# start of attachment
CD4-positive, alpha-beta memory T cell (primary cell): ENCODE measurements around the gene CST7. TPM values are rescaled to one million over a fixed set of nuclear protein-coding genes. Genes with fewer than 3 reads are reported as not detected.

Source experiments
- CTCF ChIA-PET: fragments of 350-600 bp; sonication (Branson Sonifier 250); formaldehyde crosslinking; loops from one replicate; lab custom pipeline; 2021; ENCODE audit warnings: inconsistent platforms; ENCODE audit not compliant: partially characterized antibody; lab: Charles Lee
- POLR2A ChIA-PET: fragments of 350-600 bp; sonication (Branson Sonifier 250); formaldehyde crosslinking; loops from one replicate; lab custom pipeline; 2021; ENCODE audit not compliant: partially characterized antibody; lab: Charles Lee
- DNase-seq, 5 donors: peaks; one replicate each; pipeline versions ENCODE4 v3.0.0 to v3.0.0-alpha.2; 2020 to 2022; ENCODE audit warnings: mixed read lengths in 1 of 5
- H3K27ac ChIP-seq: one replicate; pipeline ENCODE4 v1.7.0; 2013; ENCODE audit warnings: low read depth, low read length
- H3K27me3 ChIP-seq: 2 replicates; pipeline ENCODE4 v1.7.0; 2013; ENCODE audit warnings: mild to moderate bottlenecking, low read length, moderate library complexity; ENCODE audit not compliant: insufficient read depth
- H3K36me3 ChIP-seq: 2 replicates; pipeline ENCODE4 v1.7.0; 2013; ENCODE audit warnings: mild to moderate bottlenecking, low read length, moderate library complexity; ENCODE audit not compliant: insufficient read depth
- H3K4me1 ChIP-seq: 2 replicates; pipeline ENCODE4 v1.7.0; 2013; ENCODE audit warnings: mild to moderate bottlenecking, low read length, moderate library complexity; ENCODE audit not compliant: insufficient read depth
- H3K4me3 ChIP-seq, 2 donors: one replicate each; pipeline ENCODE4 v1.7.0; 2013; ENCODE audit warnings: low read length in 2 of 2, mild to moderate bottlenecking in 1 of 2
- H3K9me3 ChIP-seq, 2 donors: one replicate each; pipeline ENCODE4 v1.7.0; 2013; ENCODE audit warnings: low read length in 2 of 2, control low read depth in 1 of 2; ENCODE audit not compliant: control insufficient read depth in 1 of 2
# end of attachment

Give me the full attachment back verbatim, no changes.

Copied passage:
CD4-positive, alpha-beta memory T cell (primary cell): ENCODE measurements around the gene CST7. TPM values are rescaled to one million over a fixed set of nuclear protein-coding genes. Genes with fewer than 3 reads are reported as not detected.

Source experiments
- CTCF ChIA-PET: fragments of 350-600 bp; sonication (Branson Sonifier 250); formaldehyde crosslinking; loops from one replicate; lab custom pipeline; 2021; ENCODE audit warnings: inconsistent platforms; ENCODE audit not compliant: partially characterized antibody; lab: Charles Lee
- POLR2A ChIA-PET: fragments of 350-600 bp; sonication (Branson Sonifier 250); formaldehyde crosslinking; loops from one replicate; lab custom pipeline; 2021; ENCODE audit not compliant: partially characterized antibody; lab: Charles Lee
- DNase-seq, 5 donors: peaks; one replicate each; pipeline versions ENCODE4 v3.0.0 to v3.0.0-alpha.2; 2020 to 2022; ENCODE audit warnings: mixed read lengths in 1 of 5
- H3K27ac ChIP-seq: one replicate; pipeline ENCODE4 v1.7.0; 2013; ENCODE audit warnings: low read depth, low read length
- H3K27me3 ChIP-seq: 2 replicates; pipeline ENCODE4 v1.7.0; 2013; ENCODE audit warnings: mild to moderate bottlenecking, low read length, moderate library complexity; ENCODE audit not compliant: insufficient read depth
- H3K36me3 ChIP-seq: 2 replicates; pipeline ENCODE4 v1.7.0; 2013; ENCODE audit warnings: mild to moderate bottlenecking, low read length, moderate library complexity; ENCODE audit not compliant: insufficient read depth
- H3K4me1 ChIP-seq: 2 replicates; pipeline ENCODE4 v1.7.0; 2013; ENCODE audit warnings: mild to moderate bottlenecking, low read length, moderate library complexity; ENCODE audit not compliant: insufficient read depth
- H3K4me3 ChIP-seq, 2 donors: one replicate each; pipeline ENCODE4 v1.7.0; 2013; ENCODE audit warnings: low read length in 2 of 2, mild to moderate bottlenecking in 1 of 2
- H3K9me3 ChIP-seq, 2 donors: one replicate each; pipeline ENCODE4 v1.7.0; 2013; ENCODE audit warnings: low read length in 2 of 2, control low read depth in 1 of 2; ENCODE audit not compliant: control insufficient read depth in 1 of 2